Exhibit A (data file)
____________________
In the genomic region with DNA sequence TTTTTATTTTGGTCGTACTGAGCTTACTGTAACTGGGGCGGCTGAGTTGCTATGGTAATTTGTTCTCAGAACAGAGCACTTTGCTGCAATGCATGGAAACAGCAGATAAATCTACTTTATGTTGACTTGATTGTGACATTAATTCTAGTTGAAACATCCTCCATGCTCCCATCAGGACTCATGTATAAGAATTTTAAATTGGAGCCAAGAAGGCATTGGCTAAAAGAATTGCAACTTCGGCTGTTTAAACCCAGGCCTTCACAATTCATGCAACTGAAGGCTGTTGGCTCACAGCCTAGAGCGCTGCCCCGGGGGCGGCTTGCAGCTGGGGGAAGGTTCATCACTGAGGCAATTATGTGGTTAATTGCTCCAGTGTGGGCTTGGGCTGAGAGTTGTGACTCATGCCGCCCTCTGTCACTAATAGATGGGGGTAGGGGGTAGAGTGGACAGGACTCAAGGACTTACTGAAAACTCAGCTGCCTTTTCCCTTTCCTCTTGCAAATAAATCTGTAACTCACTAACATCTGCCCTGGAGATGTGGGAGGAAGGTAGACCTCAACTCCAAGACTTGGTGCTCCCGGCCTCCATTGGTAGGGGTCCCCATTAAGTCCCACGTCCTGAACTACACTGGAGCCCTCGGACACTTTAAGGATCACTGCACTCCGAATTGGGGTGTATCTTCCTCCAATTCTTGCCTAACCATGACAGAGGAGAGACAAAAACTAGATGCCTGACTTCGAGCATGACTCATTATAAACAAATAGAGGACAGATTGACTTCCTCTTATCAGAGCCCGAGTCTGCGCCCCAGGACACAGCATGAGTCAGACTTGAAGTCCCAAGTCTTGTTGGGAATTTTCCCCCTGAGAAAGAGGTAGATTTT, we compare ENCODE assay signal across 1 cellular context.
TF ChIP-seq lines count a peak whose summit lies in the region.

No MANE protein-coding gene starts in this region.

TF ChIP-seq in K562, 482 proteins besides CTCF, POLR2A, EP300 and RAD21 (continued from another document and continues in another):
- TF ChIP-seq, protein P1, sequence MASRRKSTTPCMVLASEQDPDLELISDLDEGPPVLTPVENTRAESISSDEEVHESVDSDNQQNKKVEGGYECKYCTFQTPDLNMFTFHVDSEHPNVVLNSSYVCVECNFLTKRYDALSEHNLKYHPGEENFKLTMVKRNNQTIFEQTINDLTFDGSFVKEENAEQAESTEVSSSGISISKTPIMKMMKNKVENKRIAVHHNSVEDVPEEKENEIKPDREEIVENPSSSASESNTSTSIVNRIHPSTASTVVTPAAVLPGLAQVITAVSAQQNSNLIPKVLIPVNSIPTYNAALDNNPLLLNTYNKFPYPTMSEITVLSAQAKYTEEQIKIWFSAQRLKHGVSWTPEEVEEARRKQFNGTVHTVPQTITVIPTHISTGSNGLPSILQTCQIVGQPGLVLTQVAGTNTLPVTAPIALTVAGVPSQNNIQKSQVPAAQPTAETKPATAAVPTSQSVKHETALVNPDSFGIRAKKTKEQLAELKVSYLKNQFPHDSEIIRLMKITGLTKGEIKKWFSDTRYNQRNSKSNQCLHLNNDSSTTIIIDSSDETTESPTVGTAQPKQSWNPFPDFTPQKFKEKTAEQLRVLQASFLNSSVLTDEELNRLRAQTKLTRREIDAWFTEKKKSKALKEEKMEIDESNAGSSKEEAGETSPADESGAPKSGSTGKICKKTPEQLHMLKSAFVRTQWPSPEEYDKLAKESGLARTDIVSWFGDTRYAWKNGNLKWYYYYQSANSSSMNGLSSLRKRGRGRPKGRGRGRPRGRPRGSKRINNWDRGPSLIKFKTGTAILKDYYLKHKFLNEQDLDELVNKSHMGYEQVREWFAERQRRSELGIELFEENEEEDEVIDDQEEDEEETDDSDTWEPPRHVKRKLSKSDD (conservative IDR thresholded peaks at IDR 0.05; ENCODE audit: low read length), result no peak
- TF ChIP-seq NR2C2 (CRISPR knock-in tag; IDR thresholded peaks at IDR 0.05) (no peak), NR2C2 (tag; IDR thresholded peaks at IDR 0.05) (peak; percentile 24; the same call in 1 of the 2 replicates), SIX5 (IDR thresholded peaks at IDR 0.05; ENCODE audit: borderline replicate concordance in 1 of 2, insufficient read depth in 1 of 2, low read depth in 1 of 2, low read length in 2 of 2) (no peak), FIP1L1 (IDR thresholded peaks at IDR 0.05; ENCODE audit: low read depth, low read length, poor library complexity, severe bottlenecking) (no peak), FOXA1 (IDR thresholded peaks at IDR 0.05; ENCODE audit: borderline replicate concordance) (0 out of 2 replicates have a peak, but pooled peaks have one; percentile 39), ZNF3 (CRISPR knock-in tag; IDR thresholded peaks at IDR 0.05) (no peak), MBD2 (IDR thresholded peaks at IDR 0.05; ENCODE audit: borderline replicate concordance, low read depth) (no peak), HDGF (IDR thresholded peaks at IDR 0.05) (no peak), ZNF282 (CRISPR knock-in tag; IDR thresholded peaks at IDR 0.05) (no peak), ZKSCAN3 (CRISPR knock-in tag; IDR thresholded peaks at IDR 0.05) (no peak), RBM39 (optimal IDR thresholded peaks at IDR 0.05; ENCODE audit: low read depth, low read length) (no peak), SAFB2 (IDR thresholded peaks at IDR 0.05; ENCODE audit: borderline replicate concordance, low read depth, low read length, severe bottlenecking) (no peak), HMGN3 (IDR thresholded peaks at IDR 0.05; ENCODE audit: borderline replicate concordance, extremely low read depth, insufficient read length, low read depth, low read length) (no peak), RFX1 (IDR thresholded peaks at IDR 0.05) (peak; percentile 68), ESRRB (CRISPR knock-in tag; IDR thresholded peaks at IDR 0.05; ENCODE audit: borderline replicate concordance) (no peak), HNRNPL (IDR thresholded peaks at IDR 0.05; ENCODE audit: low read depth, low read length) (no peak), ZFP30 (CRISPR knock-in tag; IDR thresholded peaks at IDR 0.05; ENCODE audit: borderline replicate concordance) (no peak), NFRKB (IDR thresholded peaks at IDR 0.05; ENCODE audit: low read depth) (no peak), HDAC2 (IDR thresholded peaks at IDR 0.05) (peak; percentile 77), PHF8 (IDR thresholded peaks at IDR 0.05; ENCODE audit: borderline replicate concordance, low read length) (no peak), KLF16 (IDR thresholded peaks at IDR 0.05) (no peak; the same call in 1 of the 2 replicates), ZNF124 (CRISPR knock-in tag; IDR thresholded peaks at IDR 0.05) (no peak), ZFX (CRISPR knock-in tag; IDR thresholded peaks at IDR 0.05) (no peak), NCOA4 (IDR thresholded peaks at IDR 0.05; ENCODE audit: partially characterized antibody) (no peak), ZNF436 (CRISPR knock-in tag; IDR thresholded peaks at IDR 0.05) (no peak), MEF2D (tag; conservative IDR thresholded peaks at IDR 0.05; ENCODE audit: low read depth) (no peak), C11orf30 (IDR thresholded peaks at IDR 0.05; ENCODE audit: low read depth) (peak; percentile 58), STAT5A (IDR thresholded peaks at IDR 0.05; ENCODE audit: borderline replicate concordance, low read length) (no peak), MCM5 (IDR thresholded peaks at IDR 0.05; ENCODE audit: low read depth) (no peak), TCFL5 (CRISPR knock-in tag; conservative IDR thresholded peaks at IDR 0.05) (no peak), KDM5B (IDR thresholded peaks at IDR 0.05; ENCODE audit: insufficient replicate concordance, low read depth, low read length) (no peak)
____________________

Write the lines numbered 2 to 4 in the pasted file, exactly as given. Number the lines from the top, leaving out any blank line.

TF ChIP-seq lines count a peak whose summit lies in the region.

No MANE protein-coding gene starts in this region.

TF ChIP-seq in K562, 482 proteins besides CTCF, POLR2A, EP300 and RAD21 (continued from another document and continues in another):